Of course, the thing that freaks out parents, half of Americans, and about 80% of the rest of the globe, is how much grief said teenager will cause everyone in the process.
For a solid dose of pessimism, of course we can drop in on Andrew Sullivan, whose column "The Republic Repeals Itself" is as depressed as you would expect, but even he points out the obvious:
The only sliver of hope is that his promises cannot be kept. He cannot bring millions of jobs back if he triggers a trade war. He cannot build a massive new wall across the entire southern border and get Mexico to pay for it. He cannot deport millions of illegal immigrants, without massive new funding from Congress and major civil unrest. He cannot “destroy ISIS”; his very election will empower it in ways its leaders could not possibly have hoped for. He cannot both cut taxes on the rich, fund a massive new infrastructure program, boost military spending, protect entitlements, and not tip the U.S. into levels of debt even Paul Krugman might blanch at. At some point, a few timid souls in the GOP may mention the concepts of individual liberty or due process or small government or balanced budgets. At some point even his supporters may worry or balk, and his support may fade.Actually, given that you can never tell what a bullshit artist like Trump is really thinking, and that the reality of the difficulty of governing is about to hit him like a bus (I thought he even had a look of worry on his face in his victory speech - his Ritchie Rich son* looked definitely regretful), I fully expect disappointment amongst his supporters to start building very quickly. This is usually the case with politicians who are light on policy, but big on "hope and change". (Yes, OK, Obama pretty much fitted that category, but did manage to be a competent and a good president. But he was, at least, a politician who knew the ropes. There is obviously no real reason to expect that the Hollywood scenario of an accidental president turning out to be great in the role and beloved of the people could happen with this buffoon.)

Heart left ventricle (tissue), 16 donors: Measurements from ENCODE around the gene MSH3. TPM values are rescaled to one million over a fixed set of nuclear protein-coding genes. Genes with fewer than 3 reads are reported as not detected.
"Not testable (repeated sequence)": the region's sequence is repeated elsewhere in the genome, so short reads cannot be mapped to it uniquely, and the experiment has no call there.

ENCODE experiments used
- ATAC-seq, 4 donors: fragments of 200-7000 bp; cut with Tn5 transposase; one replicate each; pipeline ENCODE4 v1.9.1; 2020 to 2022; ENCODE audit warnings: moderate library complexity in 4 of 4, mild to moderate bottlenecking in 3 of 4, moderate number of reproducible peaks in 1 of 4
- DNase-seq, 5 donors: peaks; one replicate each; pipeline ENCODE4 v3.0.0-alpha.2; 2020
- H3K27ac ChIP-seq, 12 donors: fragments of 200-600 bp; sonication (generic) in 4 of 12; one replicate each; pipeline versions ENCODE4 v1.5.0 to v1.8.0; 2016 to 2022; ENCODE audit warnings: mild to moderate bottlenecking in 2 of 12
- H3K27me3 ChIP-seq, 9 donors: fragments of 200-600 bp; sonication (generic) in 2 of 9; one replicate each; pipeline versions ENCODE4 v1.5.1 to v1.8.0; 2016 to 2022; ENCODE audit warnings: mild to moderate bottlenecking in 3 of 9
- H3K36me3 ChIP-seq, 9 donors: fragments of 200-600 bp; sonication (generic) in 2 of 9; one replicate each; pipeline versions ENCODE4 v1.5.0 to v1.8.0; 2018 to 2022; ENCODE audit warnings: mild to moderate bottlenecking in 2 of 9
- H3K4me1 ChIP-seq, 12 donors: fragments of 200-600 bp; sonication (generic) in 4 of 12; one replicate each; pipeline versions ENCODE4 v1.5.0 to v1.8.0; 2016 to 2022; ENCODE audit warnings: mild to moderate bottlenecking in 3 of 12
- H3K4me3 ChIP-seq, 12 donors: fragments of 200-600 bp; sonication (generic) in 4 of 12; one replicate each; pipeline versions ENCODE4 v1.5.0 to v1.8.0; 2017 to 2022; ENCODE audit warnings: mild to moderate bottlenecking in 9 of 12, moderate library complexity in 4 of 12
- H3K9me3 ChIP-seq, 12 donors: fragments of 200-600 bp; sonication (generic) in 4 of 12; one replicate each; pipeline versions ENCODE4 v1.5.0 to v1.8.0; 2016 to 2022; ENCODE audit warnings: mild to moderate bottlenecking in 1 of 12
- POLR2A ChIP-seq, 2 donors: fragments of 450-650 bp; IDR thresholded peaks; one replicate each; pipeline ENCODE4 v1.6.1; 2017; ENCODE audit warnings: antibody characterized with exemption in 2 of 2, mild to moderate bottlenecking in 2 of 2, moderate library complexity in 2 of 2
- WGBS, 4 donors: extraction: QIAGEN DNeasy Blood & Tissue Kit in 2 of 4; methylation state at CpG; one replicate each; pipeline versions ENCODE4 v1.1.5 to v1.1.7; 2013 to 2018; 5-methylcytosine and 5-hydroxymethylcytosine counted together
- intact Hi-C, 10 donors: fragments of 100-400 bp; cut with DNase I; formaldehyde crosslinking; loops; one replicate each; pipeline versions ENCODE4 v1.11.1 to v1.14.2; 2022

Perhaps the biggest worry, apart from Generals having to wrestle the nuclear codes out of his tiny fingers when an Islamic President mean-tweets him, is the likely clownish quality of the advisers and administrators he surrounds himself with. But, I guess, as with Boris Johnson in the UK, give clowns actual responsibility and at least some of them have to change their rhetoric fast.
And at the end of the day (gee, how am I managing to be quasi optimistic?) what everyone has to keep reminding themselves - both the doomsayers and the gloaters - is that in terms of popular vote, pretty much exactly half of the country rejected Trump. Which doesn't seem to me to say much for fool Scott Adams - if being a "master persuader" means just influencing the small percent of the voting public that ever moves from one side to the other, it doesn't seem to be such an awe inspiring thing at all. (Oh, and Scott, your young girlfriend is going to dump you soon enough, and you can go back to the comfort of your money and 4chan pals.)
* Didn't Trump indicate he would be in charge of cyber-security in his administration?